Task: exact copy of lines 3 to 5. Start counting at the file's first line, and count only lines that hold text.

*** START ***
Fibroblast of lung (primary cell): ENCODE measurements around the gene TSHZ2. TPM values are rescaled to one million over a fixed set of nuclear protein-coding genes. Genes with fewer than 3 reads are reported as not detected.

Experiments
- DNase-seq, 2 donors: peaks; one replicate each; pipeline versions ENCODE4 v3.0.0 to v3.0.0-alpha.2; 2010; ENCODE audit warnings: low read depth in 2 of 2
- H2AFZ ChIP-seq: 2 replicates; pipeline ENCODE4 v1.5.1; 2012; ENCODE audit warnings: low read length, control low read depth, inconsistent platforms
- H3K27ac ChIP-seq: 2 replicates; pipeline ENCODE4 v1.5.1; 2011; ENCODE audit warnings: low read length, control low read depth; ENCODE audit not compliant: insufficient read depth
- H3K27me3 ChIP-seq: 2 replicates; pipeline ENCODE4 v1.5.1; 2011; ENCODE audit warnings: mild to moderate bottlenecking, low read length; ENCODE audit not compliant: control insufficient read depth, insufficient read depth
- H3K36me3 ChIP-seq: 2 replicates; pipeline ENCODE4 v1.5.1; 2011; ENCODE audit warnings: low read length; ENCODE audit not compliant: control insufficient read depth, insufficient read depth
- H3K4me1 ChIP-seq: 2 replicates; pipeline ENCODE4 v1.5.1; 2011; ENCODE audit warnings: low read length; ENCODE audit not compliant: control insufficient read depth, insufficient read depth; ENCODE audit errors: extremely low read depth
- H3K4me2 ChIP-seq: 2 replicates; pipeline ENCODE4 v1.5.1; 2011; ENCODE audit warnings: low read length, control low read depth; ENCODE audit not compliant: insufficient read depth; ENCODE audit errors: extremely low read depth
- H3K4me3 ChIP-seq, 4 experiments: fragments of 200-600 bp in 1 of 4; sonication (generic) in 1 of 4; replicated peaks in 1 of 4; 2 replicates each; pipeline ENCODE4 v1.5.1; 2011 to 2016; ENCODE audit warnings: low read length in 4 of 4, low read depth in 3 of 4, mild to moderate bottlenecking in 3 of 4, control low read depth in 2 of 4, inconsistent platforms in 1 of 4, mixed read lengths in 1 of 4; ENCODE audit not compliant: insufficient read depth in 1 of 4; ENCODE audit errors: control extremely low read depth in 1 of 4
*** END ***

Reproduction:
- DNase-seq, 2 donors: peaks; one replicate each; pipeline versions ENCODE4 v3.0.0 to v3.0.0-alpha.2; 2010; ENCODE audit warnings: low read depth in 2 of 2
- H2AFZ ChIP-seq: 2 replicates; pipeline ENCODE4 v1.5.1; 2012; ENCODE audit warnings: low read length, control low read depth, inconsistent platforms
- H3K27ac ChIP-seq: 2 replicates; pipeline ENCODE4 v1.5.1; 2011; ENCODE audit warnings: low read length, control low read depth; ENCODE audit not compliant: insufficient read depth